I tell her I’m a real Polly Garter, no better than I should be
and isn’t life a terrible thing, thank God,
and she gets the reference and off we go on Dylan Thomas,
touch on Heaney, Motion, O’Donoghue,
and I tell her about Marcus Aurelius advising us to avoid
talkativeness but that I think that’s rubbish advice and
I can talk to an empty bus seat if there’s no-one there to fill it.
I tell her I’m a mega-mouth and she could swim inside and out again
if I could keep it open long enough, or I could swallow her whole.


The title seems ideal. For although a basking shark is in fact harmless, by its size it nonetheless can cause alarm, ‘that roomsized monster with a matchbox brain’ as Norman McCaig puts it in his poem Basking Shark.

The way this poem opens immediately pulls me in, that in-your-face confessional. And the description does reflect the actual features of a basking shark, with its enormous mouth and tendency to cruise and feed near the surface.

Then we’re quickly into the detail, a bag of apples and a packet of biscuits, and the awkward interaction between the two women. I enjoy the way the shark registers the look of disdain and reserve of the other woman, the projected judgements of ‘drabness and unwashed hair’, the ‘brain no bigger than a peach’ and uses this in a quite predatory way, remaining in total control of the situation, exploiting it until that satisfied ‘I have her.’ The fish doing the fishing.

The discomfort of the situation takes a lighter turn with the lovely Polly Garter reference and as a reader I’m relieved and able to relax. Or am I? The pace of the poem charges on and the by now disarming shark retains all the power in the situation. Never mind the poor hapless shopper, this mega-mouth could indeed swallow me, the reader, whole.




Wayleavers News

Hannah Hodgson (Dear Body) was blogger in residence at Kendal Poetry Festival from 6th to 9th September. You can read her blogs, 5 minute interviews with poets and her festival report at http://www.kendalpoetryfestival.co.uk/news/

Hannah also gave one of her powerful short readings which boosted sales of her pamphlet.
An excellent event. Friendly, communal, serious fun and quality readers.
Ron Scowcroft (Moon Garden), Rebecca Bilkau (Choosing New Omens) and Pauline Yarwood (Image Junkie) will be reading at The Waterside Café, Kent View, Kendal on Thursday 25th October at 7.30 pm. This will be a reading in aid of Springfield Refuge Domestic Support in South Lakeland.
Jane Routh (The White Silence) has a fourth full collection, Listening to the Night (from smith|doorstop) coming out in October/November. She will be giving a reading at Ripon Poetry Festival on Sunday October 14th, 12-1pm, and will officially launch the collection on Saturday 27th October at The Quaker Meeting House, Meeting House Lane, Lancaster, doors open 7.00 for 7.30 start.

She will be accompanied by Mike Barlow (Promise Boat) who will be launching his new pamphlet Some Kind of Ghost (New Walk Editions). Mike will also be reading from this new pamphlet at the publisher’s launch at The Attenborough Arts Centre, Lancaster Road, Leicester on Friday 9th November, 7.00pm start. He will read alongside Moniza Alvi who will also be launching her pamphlet from New Walk Editions.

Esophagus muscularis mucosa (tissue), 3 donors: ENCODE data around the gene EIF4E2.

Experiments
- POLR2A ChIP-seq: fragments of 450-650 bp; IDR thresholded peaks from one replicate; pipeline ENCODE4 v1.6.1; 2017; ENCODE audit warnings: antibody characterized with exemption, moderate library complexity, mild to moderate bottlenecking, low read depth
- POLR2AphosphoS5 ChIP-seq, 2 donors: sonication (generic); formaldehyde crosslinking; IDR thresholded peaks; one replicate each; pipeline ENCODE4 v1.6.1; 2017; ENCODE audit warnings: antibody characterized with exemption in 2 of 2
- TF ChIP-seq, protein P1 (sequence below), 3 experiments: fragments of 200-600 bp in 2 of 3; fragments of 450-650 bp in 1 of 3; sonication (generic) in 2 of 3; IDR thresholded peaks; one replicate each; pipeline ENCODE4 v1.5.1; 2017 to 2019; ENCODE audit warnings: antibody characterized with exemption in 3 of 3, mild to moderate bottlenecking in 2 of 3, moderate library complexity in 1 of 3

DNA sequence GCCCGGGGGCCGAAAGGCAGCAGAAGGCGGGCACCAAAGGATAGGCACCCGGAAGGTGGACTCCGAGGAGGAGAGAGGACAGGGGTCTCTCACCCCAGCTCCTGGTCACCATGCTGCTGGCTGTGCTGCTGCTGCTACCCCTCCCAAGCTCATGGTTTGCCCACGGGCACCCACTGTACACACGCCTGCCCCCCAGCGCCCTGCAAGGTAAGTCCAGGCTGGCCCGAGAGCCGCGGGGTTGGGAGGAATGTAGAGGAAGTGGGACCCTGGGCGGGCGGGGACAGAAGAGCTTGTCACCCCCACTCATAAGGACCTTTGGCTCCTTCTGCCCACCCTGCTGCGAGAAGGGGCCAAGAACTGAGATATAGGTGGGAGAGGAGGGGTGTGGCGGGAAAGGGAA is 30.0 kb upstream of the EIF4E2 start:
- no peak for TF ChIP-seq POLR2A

Editor’s Choice 11

Chris Considine’s ‘The Island’

This pamphlet evokes Looe Island, a small island off the coast of Cornwall. This is a remote place, both of the world and yet apart from it, where when one arrives or departs depends on the elements more than one’s own decisions. Her writing conjures its many moods – its quiet, its storms – and offers a clear-eyed glimpse of the practical and the other-worldly aspects of spending time there. Her poem Rough contains what I take to be the essence of the place.



 Woke at five to a muted booming – wind
drumming on the thick-walled house and water
smashing itself on the shore. Hard to make out
much through the salted glass.

A phone call – there’s no going to the mainland
today. The harbour bar impassable – wind in the east
(which the gulls on their rocks expected yesterday
facing Rame Head instead of Talland).

There’s fish in the freezer (boatman’s gift), tomatoes
reddening in the greenhouse, plenty of windfalls
for the pigs. Shame the ducks have stopped laying
and hens hide their nests in the wood.

I unpack my packed bag, put on the kettle,
hope the gas will last. The beamed rooms
have a look of strangeness as if containing,
as well as me, my anticipated absence.

How long, how long? The islanders were marooned
three weeks last winter. The clock in the hall has stopped
and I don’t know how to get it going.
I wonder –­ can time move on without it?


Here are many of Chris Considine’s characteristic traits. A voice which is relaxed and authentic, expressed economically in poised and paced language, moving amongst and illustrating underlying ideas and emotions with an undemanding ease.

I enjoy they way it unfolds, starting with that almost claustrophic and timeless first description, then the phone call which brings in the wider world and might redeem the situation slightly were it not for the fact it confirms the speaker’s isolation. The reference to the gulls facing in to the anticipated wind seems to gently point to how other creatures are better adapted than us to the elemental world.

But that sense of vulnerability dissipates with the taking stock of the third stanza and the realisation it will be ok. All you have to do is wait it out. But wait it out in a shifted space where the ‘familiar beamed rooms/ have a look of strangeness as if containing,/as well as me, my anticipated absence.’ This brief eloquent sentence seems to contain something crucial about the nature of places like this, timelessness intruded upon by time-bound humanity. And unease returns with the prospect of being marooned with a broken clock and that existential final question. Which somehow sends me back to the beginning of the poem with its other-worldly evocation.